During the current legislative session, a bi-partisan bill has been introduced that will modernize and improve these regulations in a positive and productive manner to encourage greater private sector broadband investments. A 30-day legislative session is brief, but this modest regulatory improvement of New Mexico's stale broadband regulations can be one commonsense reform that both Republicans and Democrats can agree on.
I urge all New Mexicans to support SB 152.
Board Member, Rio Grande Foundation
Candidate foro US Congress, 3rd District
(Albuquerque) As the Legislature discusses the budget during the 2014 legislative session, pay hikes for State and local government workers are on the table. The Legislative Finance Committee has proposed relatively ambitious pay raises ranging from 1.5 percent to more than 3.0 percent. Gov. Martinez, on the other hand, has proposed more modest pay hikes targeted at teachers. Martinez’s plan would result in small raises for about 7,000 of the state’s roughly 22,000 workers.
With these competing proposals on the table, it is worth looking at the data to better understand the compensation premium that’s already enjoyed by government workers in New Mexico. New research conducted for the Rio Grande Foundation, documented in “New Mexico’s Unionized Employees earn more than their non-union Counterparts” demonstrates the source of that premium: In unionized sectors of New Mexico government, employee pay is higher than it is for government workers who aren’t union employees. In other words, taxpayers pay more than they have to for basic public services.
Economists from the University of Miami (OH) and Trinity University conducted a study of 819 public employees in the state, and found that collective bargaining in the state leads to less-affordable services for the taxpayers and artificially-inflated pay for unionized government employees.
Noted Rio Grande Foundation President Paul Gessing, “Around the state, government employees who are working under a union-negotiated collective bargaining contract cost taxpayers 7.4% more in total compensation – the “union premium” – for services the taxpayers could be getting more affordably from a non-unionized counterpart.”
When discussing across-the-board pay raises for public sector workers, it is important that policymakers and the Legislature have a full understanding of public employee pay and benefits relative to their private sector counterparts.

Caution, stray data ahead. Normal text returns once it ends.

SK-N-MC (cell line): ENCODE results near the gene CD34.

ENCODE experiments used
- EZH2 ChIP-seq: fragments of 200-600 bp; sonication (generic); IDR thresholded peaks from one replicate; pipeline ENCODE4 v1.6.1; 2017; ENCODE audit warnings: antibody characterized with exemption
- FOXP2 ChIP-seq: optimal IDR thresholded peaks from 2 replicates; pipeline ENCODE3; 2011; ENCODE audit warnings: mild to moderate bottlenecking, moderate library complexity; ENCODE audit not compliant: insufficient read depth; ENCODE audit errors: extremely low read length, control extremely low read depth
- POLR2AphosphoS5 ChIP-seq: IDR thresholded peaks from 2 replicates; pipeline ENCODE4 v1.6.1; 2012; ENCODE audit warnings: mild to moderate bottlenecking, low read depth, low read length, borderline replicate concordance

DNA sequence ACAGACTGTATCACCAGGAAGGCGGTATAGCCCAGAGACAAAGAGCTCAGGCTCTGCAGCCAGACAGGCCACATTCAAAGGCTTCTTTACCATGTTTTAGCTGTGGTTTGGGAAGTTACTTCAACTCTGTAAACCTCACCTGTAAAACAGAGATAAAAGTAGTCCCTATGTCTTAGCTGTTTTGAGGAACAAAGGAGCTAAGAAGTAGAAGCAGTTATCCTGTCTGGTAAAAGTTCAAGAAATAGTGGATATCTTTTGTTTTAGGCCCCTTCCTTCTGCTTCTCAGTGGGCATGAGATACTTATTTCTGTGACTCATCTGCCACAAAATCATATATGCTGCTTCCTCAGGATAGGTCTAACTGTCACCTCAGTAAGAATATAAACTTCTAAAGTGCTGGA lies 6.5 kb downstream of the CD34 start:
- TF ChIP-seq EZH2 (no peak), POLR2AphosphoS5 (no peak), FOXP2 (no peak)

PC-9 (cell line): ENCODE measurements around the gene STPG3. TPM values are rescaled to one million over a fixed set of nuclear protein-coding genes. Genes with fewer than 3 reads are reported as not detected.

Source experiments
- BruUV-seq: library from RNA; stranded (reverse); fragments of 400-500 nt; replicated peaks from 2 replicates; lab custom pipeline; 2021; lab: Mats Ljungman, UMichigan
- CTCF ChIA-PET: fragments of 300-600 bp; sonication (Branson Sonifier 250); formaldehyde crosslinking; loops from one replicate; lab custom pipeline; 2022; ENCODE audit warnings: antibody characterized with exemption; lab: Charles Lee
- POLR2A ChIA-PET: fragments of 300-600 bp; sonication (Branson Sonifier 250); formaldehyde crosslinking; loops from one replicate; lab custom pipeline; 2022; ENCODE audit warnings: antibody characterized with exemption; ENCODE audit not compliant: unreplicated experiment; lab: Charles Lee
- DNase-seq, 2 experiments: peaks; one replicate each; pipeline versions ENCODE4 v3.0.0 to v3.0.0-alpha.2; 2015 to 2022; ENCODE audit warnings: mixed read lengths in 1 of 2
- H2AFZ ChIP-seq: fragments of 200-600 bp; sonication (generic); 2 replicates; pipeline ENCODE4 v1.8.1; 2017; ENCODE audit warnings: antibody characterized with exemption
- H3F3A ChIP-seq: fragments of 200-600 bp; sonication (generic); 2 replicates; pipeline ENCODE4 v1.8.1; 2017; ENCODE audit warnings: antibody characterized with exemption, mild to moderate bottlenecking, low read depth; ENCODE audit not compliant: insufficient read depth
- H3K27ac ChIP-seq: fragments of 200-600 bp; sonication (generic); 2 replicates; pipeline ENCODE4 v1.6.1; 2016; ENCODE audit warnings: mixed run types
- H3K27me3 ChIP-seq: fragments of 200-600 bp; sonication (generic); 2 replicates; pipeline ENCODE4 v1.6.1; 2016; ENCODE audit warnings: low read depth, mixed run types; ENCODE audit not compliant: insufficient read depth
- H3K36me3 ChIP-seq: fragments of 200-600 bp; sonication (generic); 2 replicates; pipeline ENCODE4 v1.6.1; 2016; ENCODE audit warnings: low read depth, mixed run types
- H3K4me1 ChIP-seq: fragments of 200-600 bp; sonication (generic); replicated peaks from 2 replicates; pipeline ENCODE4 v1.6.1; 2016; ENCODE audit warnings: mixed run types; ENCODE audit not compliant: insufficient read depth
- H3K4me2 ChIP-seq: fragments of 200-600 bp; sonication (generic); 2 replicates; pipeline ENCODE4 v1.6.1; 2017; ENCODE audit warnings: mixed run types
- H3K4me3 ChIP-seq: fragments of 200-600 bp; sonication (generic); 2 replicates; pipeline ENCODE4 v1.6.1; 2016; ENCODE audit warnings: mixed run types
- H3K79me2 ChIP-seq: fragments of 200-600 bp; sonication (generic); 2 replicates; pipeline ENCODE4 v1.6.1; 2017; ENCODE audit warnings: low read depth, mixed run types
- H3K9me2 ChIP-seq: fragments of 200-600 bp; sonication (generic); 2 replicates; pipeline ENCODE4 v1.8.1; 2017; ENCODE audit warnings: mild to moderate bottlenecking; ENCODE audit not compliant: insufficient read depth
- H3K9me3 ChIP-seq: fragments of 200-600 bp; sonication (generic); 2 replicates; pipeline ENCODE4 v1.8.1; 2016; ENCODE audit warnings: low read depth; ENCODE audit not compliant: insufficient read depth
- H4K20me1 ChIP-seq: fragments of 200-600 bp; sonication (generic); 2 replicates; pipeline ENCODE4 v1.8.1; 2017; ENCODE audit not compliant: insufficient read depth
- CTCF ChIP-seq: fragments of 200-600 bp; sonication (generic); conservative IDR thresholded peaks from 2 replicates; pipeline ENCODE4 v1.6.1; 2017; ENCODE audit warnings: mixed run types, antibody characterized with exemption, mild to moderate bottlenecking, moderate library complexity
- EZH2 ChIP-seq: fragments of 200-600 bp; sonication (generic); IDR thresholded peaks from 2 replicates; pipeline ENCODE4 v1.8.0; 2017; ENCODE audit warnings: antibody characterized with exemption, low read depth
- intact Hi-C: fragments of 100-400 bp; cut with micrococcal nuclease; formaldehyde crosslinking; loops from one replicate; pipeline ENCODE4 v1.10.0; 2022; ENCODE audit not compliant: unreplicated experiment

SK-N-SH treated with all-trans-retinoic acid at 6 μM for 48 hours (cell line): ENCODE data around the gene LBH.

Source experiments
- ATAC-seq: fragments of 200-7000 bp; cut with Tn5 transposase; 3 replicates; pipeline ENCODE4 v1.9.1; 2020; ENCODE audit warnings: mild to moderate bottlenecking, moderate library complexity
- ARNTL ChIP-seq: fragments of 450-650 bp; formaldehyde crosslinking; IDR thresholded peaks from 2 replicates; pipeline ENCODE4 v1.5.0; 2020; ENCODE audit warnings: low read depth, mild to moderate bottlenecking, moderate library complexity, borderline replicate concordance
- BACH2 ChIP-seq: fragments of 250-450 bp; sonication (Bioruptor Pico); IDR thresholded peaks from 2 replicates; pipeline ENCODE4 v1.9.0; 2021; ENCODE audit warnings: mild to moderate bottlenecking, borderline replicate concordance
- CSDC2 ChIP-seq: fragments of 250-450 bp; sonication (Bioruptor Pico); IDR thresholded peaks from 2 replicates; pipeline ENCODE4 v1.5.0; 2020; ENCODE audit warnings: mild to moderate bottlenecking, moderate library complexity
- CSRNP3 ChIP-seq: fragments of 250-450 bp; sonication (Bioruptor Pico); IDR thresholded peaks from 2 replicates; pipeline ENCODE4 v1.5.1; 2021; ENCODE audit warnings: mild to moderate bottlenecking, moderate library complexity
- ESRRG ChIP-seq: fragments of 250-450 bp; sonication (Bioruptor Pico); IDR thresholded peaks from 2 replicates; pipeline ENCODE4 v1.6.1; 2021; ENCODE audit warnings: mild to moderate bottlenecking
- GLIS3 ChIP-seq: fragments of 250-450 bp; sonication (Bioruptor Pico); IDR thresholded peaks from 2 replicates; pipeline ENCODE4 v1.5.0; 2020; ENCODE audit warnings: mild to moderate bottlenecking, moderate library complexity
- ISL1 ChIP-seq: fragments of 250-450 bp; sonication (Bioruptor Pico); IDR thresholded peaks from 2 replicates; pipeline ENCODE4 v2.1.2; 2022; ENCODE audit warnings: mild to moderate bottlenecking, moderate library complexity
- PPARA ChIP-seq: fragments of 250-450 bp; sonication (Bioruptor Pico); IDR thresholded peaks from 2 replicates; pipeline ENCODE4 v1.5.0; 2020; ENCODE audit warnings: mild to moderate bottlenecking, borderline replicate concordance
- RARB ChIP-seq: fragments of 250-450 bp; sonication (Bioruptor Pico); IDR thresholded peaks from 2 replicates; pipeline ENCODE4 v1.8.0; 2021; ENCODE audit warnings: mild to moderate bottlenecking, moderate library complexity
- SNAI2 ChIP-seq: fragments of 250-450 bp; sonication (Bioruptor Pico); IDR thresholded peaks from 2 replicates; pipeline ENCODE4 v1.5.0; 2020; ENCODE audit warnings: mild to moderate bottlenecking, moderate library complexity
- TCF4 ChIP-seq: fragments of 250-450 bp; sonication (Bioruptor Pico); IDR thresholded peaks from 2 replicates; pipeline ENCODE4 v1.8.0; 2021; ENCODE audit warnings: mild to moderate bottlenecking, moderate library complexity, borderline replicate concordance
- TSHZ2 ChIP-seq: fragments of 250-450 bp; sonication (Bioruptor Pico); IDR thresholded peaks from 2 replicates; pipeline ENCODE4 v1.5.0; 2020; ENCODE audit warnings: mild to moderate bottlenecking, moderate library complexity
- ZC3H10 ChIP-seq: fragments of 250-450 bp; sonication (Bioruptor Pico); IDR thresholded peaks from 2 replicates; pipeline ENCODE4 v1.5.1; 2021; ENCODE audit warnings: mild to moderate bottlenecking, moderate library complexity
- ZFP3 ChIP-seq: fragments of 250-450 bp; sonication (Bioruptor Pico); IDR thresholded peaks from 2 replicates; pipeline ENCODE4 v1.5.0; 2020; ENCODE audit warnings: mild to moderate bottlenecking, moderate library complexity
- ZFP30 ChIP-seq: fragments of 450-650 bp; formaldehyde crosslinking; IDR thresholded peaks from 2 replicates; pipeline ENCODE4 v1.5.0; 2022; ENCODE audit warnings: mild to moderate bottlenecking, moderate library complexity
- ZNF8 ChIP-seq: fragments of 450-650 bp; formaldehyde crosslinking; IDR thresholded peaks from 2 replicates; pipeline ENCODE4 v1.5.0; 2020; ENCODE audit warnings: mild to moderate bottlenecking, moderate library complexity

Concluded Gessing, “New Mexico desperately needs to improve the health of its private sector. While a growing private sector economy can support a growing and better-compensated public sector, this is not currently the case in New Mexico.
RGF president Paul Gessing recently sat down with KNAT TV's Mike Cosgrove for two separate interviews to discuss New Mexico's economy, why it is such an important issue, and what can be done to turn it around. Gessing also discusses criminal justice reform efforts that have been under way in the New Mexico Legislature. He explains some of the concepts his group is looking to use to influence criminal justice policy reforms, his involvement with Right on Crime, and how such reforms could help New Mexicans prosper.
The Legislature will soon be considering reforms to New Mexico’s Lottery Scholarship Program. While a number of tweaks such as increasing the GPA requirement have been offered and will likely be considered, after taking a careful look at the program as a whole, it would appear that the Lottery Scholarship could use a serious overhaul.
Before getting into specific reforms, it is worth pointing out that while they have provided college educations for thousands of New Mexico students, the Lottery Scholarships are not free money. Their proceeds are the result of voluntary lottery ticket purchases which are disproportionately made by middle and low income people. These people could have potentially saved, invested, or even invested in their own child’s educations.
The fact that there are tradeoffs and that the Lottery Scholarship is a regressive (albeit voluntary) tax, makes it extremely urgent that the return on New Mexico’s Lottery Scholarships must be maximized both in terms of educational outcome and overall impact on our state’s economy.